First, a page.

What Car Parts Can be Recycled?
  • December 16, 2019
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Currently we recycle around 70% of an end of life vehicle to salvage car parts, metals and other materials. While this number is large, at ASV, we are working towards increasing this percentage even higher in 2020. Millions of end-of-life vehicles (ELVs) come through auto reusing organisations every year. The auto-recycling industry has become a significant part of the life of a motor vehicle and it has never been more important to commit properly to recycling cars as it is today.

How does the Recycling Process work?
Every year in Australia alone, auto recycling turns over enough steel to produce 13 million new vehicles. When a vehicle reaches the end of its life, the owner may sell it to an auto-recycling facility, like ASV. Cars, trucks, motorcycles, and other modes of transportation are all recyclable, and are treated in a multi-step process.

1. Removal of Engine Fluids
Before any vehicle is dismantled, all engine fluids are removed to ensure that they can be properly disposed of and where possible, repurposed and recycled. Motor oils can be cleaned and recycled. All fluids are handled with extreme care, as not to cause damage to the surrounding ecosystems.

2. Removal of Usable Parts
Once all engine fluids are removed from the ELV, any salvageable parts are carefully removed by experienced dismantlers. Parts are assessed and processed to see what can be safely recycled or reused. Many engines and transmissions can be reconditioned and recycled. Mechanics can give their customer an option of purchasing a new engine or transmission from the manufacturer, or purchase a recycled one. This option can be a cost effective solution to an expensive problem for many car owners. Tyres can also be recycled and used as insulation blocks. Even automotive electrical wires can be extracted from end of life vehicles and the metal from those wires can be recycled.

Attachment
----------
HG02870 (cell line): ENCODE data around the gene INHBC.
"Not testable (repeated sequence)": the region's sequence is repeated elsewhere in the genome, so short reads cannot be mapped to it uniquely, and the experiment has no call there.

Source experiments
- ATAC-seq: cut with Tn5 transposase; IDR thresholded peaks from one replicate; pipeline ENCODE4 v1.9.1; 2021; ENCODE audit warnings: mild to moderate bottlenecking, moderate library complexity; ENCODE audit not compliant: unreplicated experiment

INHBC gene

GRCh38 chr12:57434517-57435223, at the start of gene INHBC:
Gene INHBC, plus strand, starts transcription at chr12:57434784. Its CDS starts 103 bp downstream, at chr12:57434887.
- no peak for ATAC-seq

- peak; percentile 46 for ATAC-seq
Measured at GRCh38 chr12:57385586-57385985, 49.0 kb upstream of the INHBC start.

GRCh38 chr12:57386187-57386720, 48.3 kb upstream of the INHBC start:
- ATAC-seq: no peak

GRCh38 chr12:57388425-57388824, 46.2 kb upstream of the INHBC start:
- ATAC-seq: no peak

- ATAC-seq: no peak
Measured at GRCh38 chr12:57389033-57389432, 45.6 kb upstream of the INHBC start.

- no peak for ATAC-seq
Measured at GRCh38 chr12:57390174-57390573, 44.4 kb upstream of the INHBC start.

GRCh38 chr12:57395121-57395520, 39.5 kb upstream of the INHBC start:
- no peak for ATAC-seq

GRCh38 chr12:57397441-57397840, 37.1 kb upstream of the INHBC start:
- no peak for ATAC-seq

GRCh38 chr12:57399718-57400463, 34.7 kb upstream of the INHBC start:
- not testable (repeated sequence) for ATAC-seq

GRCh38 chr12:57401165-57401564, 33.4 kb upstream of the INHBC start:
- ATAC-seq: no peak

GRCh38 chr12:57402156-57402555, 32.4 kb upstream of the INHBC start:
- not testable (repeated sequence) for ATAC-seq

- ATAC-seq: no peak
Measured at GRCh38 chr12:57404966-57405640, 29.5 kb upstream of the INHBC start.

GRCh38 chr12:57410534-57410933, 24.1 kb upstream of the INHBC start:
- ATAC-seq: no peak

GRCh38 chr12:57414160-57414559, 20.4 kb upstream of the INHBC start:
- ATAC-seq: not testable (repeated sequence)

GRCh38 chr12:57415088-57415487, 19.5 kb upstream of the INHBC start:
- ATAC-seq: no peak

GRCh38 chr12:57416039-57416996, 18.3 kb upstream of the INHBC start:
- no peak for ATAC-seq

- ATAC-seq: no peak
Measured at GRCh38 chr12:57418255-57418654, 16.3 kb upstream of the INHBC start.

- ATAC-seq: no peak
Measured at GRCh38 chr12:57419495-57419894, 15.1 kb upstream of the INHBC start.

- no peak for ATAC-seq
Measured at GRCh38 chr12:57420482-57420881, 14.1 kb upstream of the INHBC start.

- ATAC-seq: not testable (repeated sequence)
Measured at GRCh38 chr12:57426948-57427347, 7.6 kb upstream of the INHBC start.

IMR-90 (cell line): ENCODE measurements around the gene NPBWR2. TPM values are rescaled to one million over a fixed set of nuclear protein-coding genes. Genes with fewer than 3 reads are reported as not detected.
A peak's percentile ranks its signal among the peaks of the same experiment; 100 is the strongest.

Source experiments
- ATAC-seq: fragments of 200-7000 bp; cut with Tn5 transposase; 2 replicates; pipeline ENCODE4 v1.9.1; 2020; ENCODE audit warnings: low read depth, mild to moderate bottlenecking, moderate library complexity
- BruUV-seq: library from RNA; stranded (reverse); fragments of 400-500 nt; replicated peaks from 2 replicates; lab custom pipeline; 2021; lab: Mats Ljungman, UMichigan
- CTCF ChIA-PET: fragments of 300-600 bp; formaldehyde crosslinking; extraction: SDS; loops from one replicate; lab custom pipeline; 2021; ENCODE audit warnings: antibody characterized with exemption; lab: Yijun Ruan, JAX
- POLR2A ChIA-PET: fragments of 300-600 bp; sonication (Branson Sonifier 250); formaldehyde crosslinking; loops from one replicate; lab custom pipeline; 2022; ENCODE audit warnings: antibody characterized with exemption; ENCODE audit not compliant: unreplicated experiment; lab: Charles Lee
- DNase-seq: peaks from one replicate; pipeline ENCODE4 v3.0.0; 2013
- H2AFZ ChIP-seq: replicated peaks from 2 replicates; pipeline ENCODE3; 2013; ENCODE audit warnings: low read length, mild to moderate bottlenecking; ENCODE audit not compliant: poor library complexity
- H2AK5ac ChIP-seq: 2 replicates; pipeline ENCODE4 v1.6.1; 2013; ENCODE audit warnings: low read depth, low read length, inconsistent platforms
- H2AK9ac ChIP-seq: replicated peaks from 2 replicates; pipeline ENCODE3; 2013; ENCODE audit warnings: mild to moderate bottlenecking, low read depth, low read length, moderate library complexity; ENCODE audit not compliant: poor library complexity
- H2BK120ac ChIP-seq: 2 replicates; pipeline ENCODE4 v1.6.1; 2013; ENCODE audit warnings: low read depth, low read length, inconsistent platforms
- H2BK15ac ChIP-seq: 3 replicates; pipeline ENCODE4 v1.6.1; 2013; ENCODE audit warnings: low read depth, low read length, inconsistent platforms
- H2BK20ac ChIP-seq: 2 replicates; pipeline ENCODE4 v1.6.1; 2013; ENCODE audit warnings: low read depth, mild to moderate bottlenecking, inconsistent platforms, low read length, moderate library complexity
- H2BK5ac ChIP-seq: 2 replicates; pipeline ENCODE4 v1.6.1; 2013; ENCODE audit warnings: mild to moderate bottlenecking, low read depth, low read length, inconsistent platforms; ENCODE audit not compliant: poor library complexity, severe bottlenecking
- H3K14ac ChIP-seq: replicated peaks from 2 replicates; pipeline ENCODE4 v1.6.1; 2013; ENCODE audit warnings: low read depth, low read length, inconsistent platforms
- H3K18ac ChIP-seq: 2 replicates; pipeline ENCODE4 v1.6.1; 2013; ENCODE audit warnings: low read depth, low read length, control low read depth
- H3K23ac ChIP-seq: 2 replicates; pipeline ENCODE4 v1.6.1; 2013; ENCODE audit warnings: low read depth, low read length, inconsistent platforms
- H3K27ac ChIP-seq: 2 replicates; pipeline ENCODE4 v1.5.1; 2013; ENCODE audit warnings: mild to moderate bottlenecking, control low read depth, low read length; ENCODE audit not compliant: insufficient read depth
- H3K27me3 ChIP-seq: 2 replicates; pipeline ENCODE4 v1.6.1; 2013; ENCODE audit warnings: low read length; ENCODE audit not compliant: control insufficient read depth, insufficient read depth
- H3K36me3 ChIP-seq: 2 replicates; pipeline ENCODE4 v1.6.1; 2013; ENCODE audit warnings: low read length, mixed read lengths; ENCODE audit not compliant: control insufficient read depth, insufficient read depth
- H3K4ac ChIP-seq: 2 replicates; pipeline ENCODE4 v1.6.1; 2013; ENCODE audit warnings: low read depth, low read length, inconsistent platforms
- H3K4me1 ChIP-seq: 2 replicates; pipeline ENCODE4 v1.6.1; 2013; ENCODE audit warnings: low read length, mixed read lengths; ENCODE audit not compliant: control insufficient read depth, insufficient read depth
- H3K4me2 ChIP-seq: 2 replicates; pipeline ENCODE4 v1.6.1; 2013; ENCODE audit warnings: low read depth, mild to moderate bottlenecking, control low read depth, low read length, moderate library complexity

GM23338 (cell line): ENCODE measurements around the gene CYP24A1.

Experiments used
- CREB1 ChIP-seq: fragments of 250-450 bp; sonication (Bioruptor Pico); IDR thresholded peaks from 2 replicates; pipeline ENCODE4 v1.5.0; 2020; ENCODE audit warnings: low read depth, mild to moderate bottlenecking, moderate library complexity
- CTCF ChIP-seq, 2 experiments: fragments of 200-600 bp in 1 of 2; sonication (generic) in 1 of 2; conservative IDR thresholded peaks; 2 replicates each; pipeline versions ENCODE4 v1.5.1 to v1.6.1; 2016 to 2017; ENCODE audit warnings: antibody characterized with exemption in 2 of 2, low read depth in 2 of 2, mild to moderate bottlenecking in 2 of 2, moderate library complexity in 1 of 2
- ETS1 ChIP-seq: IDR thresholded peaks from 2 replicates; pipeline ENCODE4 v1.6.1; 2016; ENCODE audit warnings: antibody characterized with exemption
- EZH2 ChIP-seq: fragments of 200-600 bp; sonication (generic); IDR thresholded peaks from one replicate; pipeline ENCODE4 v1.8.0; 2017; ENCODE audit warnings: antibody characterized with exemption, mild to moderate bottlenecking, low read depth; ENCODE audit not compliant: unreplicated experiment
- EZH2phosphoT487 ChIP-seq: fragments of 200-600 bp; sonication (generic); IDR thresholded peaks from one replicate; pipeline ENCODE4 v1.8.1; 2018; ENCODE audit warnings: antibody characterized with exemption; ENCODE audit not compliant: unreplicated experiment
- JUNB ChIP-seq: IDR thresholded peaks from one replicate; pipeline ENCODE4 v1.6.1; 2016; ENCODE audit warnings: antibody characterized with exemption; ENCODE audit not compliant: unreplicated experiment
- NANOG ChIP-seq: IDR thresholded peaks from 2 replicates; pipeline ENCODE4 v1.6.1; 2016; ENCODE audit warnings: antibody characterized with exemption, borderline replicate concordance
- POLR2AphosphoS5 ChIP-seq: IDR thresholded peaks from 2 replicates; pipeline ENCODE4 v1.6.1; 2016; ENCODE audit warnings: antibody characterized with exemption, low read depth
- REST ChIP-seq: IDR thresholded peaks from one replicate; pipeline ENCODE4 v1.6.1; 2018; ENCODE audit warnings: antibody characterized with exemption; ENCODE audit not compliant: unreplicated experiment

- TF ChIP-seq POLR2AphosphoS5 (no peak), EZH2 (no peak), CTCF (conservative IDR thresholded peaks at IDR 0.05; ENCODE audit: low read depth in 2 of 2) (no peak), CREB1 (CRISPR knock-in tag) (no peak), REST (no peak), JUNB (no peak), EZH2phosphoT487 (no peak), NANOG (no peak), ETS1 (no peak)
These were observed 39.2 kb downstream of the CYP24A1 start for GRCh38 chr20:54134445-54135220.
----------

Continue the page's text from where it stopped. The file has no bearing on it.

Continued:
3. Shredding the Frame
After all components are removed, the vehicle’s scrap metal is put into a shredder. This machine uses powerful magnets to separate ferrous and non-ferrous metals.

4. Mixing of Metals
At the conclusion of shredding, the metal is combined with other metals to create an alloy. Once an alloy is created, it is sent off to auto-manufacturers, to aid in the production of new vehicles. This not only saves the manufacturers money, but also allows for old vehicles to be reforged anew. This help the recycling efforts, but also reduces emissions from steel manufacturing plants, as less metal is required for new vehicles.

While at ASV, we ensure we are recycling as much of the car as we can, we’d still like to see more of the ELV recycled. This year, our CEO Vic met with members of Parliament including The Hon Trevor Evans, Assistant Minister for Waste and Reduction and Environmental Management to discuss our role in automotive recycling. ASV would also like to introduce a machine from Germany that will enable us to process the remaining 30% of ELVs currently going to landfill (mostly rubber and glass) by turning these into bitumen for our roads.

We are looking forward to seeing the further improvements in automotive recycling in the new year and we will continue to work towards seeing more and more of all ELV parts recycled.